It's a cold winter night and you are having mild chest pain. And like everyone else, if you think that it is a red alert sign of a heart attack, you may be off track and very wrong! Not all chest pain can lead to a heart attack or heart failure. Pain in the chest can also be linked to other body organs like the lungs, diaphragm or liver.
According to experts at Auro Healthcare, almost 25 percent of individuals who suffer from mild or severe chest pain, the origin of the pain may not necessarily be heart-related.
Chest Pain Left Side
A severe chest pain that occurs on the left side, which does not get relieved even after taking rest may indicate angina chest pain or heart attack. The symptoms include unbearable pain near the center or left side of the heart. It is accompanied by difficulty in breathing, weakness, sweating, and feeling nauseous.
Catch the Subtle Signs! Left-sided pain in the chest area can signal towards a serious medical condition or an impending heart attack. Do not hesitate to call on emergency medical services near you.
Watch out for these symptoms:
- Pressurized feeling in the chest area
- Acute pain in the arms, back or abdominal area
- Feeling breathless
- Feeling dizzy
- Feeling nauseous
Chest pain need not be heart-related. It could be due to other health reasons and you have to seek professional advice for getting a proper diagnosis.
Let us explore common causes of chest pain:
- GORD – Gastro-oesophageal is a medical condition wherein the stomach acid comes upwards into the gullet or oesophagus. The symptoms include heartburn and a sour taste in the mouth.
- Bone Issues - A strained muscle can cause chest pain that feels tender to touch. It can be very painful but gets better with rest. Symptoms may include tenderness in the ribs, coughing, breathing problems and sneezing.
- Anxiety Attacks – A panic attack can lead to a dull chest pain along with dizziness, heart palpitations, breathless feeling, and excessive sweating. Panic attacks may last for five to twenty minutes.
- Lung Problems – When you have chest pain when breathing, it can be a lung condition. The symptoms may also include coughing.
Other possible reasons for having chest pain can be due to shingles infection, mastitis infection, gallbladder inflammation, and stomach ulcers to name a few.
Female Chest Pain Left Side
Women are known to experience different cardiac symptoms, unlike their male counterparts. Women are prone to have typical left-sided chest pain and have a burning sensation all over the chest area. Sometimes, they experience zero pain but have uncomfortable building pressure in the center of the chest. If such symptoms are followed by sweating, dizziness, and nausea, it is best to consult a local doctor without delay.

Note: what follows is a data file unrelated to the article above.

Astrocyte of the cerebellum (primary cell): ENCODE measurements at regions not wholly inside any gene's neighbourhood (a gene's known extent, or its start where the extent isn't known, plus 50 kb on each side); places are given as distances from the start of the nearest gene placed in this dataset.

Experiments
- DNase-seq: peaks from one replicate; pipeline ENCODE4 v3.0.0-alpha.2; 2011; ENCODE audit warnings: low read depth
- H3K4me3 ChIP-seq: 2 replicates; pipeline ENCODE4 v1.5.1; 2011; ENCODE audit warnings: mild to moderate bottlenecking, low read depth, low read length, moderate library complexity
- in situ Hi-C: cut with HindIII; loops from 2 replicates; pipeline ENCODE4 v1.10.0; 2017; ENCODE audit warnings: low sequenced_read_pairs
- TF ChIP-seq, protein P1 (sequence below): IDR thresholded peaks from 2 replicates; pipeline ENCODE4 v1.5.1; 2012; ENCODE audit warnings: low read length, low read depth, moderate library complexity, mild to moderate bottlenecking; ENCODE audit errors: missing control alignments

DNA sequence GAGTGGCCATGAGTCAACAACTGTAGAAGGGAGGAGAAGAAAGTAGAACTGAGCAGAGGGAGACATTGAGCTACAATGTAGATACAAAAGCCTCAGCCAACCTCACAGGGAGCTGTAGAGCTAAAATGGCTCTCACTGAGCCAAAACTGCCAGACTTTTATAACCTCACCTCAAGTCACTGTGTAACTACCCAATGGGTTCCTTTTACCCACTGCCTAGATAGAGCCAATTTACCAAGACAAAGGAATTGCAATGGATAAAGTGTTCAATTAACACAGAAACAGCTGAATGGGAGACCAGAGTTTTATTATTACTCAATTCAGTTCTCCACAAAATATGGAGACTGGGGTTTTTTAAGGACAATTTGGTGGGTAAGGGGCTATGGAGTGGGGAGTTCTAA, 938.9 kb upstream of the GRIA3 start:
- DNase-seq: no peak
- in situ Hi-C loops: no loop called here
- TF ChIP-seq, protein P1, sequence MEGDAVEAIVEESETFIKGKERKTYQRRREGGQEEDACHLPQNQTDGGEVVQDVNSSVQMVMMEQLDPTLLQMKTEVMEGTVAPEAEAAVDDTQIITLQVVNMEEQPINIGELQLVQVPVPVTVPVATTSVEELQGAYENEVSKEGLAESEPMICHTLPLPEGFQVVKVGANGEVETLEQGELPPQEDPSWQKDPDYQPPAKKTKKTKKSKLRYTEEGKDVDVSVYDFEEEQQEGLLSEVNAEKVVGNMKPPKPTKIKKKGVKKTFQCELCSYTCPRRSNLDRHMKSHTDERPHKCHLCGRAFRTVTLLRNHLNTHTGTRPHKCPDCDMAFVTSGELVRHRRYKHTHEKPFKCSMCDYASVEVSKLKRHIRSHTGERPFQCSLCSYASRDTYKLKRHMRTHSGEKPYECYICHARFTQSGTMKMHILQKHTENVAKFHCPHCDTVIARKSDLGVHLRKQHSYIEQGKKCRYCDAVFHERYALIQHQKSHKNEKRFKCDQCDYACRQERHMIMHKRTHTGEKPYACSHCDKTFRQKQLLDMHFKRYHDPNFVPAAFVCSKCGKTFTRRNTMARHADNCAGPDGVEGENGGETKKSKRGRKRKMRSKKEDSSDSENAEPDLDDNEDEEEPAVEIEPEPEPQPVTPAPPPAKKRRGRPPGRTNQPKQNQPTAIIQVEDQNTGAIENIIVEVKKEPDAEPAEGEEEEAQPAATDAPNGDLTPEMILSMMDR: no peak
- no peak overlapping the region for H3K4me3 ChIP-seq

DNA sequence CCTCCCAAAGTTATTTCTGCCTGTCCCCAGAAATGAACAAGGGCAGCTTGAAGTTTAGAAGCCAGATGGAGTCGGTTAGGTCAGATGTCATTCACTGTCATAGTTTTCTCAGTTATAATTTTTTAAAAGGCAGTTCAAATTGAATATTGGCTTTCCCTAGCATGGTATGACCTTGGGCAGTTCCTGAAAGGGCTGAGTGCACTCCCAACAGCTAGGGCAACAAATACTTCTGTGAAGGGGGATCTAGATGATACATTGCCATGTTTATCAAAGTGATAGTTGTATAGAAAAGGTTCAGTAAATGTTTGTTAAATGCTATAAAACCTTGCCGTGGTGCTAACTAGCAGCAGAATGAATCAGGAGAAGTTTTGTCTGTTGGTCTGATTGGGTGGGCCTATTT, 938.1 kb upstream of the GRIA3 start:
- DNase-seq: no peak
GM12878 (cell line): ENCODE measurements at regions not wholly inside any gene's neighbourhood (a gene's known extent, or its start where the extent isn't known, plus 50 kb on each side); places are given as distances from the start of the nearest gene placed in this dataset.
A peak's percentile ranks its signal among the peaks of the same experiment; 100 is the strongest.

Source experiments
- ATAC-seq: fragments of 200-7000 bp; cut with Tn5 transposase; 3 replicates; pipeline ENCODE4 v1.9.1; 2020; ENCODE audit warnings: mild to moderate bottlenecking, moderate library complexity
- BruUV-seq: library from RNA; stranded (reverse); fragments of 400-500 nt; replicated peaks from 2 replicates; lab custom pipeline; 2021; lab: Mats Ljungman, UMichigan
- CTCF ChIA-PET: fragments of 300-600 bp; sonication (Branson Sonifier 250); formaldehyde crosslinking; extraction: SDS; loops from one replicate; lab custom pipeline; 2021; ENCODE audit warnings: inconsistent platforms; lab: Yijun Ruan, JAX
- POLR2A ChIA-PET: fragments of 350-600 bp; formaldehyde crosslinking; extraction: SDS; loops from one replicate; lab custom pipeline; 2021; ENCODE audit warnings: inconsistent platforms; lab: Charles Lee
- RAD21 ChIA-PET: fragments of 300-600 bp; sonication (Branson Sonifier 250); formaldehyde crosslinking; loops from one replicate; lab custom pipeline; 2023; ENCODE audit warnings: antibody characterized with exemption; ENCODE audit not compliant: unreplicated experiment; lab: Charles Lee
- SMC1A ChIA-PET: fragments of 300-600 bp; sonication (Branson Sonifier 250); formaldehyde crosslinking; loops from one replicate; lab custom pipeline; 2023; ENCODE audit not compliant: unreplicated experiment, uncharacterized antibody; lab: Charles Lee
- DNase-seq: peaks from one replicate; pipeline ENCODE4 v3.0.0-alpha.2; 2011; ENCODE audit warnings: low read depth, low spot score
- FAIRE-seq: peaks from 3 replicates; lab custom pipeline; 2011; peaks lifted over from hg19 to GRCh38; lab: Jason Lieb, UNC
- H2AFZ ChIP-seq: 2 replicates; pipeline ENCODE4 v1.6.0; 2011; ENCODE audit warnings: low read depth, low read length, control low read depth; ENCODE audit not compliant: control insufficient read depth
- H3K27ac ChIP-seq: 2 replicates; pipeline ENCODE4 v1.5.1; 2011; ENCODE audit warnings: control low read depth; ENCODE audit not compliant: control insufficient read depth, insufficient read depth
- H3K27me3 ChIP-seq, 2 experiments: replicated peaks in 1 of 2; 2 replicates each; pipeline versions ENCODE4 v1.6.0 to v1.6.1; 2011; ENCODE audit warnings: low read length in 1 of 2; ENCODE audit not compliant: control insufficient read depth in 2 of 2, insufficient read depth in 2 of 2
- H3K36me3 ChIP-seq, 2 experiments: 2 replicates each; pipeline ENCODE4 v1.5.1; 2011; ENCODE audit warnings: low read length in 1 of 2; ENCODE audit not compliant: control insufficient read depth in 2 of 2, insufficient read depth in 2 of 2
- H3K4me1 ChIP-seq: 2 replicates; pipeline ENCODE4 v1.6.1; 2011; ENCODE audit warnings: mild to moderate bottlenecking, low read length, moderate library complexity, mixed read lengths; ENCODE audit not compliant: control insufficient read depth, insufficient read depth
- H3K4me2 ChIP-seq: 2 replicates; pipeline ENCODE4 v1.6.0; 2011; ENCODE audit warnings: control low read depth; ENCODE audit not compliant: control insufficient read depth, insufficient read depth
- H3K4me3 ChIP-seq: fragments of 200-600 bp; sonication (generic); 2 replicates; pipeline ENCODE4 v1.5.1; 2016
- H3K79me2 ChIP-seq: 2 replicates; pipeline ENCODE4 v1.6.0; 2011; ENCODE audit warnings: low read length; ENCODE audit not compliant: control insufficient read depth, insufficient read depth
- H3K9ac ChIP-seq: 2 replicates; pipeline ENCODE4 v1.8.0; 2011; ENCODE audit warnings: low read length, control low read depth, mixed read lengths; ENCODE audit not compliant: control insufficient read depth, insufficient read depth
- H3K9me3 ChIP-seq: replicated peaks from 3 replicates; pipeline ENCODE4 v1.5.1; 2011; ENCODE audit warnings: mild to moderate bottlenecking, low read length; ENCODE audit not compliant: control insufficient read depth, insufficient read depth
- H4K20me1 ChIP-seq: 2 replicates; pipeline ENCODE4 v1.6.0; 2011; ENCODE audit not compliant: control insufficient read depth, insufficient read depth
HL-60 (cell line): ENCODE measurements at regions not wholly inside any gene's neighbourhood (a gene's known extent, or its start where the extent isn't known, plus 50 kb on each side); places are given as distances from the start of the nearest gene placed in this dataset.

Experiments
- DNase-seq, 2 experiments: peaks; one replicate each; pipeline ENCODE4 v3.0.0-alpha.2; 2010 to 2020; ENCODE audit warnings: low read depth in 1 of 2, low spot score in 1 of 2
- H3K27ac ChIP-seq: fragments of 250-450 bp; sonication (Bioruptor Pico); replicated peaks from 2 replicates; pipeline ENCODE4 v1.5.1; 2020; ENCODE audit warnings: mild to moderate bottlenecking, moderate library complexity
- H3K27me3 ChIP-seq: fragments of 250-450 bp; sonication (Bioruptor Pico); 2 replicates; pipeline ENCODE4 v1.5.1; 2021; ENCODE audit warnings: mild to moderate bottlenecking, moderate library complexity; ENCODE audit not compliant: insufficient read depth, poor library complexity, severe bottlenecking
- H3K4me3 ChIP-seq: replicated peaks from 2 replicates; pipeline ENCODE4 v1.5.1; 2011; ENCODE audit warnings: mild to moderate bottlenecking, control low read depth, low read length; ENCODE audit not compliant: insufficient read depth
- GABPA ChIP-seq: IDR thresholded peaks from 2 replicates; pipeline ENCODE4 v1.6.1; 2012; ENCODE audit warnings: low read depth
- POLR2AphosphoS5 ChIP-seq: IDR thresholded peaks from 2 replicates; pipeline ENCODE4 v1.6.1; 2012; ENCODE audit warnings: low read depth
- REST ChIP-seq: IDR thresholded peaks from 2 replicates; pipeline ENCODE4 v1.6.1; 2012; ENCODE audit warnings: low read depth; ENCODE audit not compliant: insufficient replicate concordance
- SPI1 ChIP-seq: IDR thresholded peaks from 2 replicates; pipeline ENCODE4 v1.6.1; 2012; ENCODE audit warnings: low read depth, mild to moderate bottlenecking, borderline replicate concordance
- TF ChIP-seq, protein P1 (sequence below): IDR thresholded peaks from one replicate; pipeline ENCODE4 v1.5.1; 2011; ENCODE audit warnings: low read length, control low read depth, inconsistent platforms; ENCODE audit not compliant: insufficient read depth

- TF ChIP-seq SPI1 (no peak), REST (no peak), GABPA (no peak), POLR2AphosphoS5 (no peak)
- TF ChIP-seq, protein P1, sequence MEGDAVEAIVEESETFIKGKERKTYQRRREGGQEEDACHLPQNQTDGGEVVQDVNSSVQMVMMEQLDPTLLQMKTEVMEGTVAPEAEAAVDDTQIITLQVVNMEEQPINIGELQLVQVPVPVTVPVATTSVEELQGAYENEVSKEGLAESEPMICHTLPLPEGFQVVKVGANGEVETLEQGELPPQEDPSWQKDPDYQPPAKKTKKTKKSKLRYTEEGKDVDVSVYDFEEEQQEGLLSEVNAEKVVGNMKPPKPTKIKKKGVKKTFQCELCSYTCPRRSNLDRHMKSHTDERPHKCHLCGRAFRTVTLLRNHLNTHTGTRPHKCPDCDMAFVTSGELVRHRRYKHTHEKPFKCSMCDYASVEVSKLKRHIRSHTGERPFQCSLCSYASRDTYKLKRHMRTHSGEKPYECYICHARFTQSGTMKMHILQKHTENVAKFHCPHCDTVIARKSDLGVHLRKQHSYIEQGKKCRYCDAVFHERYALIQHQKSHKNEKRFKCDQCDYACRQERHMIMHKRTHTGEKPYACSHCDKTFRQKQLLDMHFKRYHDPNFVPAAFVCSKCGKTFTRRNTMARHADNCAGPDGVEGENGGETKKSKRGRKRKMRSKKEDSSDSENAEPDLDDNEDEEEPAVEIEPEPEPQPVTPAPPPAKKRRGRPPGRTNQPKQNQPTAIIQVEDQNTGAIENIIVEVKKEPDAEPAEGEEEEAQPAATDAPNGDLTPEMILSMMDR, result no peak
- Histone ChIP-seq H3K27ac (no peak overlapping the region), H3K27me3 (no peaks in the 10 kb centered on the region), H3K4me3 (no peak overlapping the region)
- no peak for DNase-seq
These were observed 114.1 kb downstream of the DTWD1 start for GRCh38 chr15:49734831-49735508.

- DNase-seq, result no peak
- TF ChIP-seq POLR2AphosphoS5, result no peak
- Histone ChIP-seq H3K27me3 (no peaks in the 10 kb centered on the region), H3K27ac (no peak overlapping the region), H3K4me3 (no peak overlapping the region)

Chest Pain That Comes and Goes
Pain in the chest can also hint at gastrointestinal issues. Acid reflux symptoms are similar to cardiac chest pain. Acidity can cause an intense burning sensation in the chest area. Even gallstones can inflict severe chest pain that goes on for hours. Likewise, stomach ulcers can also cause chest pain that comes and goes.
Chest Pain Remedies
- Chest pain connected to acid reflux can be treated by eating some almonds or having a refreshing cup of almond milk.
- Muscle strain-related chest pain can be cured with a cold pack in that area.
- Angina-related chest pain can be relieved only with proper medications prescribed by a specialist. Some doctors also give prior medicines that should be taken only in the case of severe and persistent chest pain.
Other than these, garlic, baking soda, apple cider vinegar, aspirin, hot fluid intake and plenty of rest can help lessen the symptoms of chest pain.
When should you be concerned about chest pain?
You need to be concerned about your chest pain if the pain radiates to the center of the chest and is accompanied by other signs like pain in the arms, jaws, neck, shortness of breath, breaking into cold sweats, feeling giddy, and feeling nauseous.
How do I know that my chest pain is serious?
Chest pain should not be ignored if it is followed by symptoms such as nausea, tiredness, breathing difficulty, sweating, fainting spells, and shooting pain in the arms and shoulder area.
Why am I feeling pain in my chest?
There may be several reasons for having chest pain and there is no reason for you to relate it to a heart attack without analyzing all the symptoms. Chest pain may also originate due to health conditions affecting the lungs, muscles, esophagus, ribs, and the nervous system.
What are the six common non-cardiac causes of chest pain?
Poor muscle conditions along the spine or chest wall, lung condition, stomach ulcers, stress, and depression can also cause chest pain.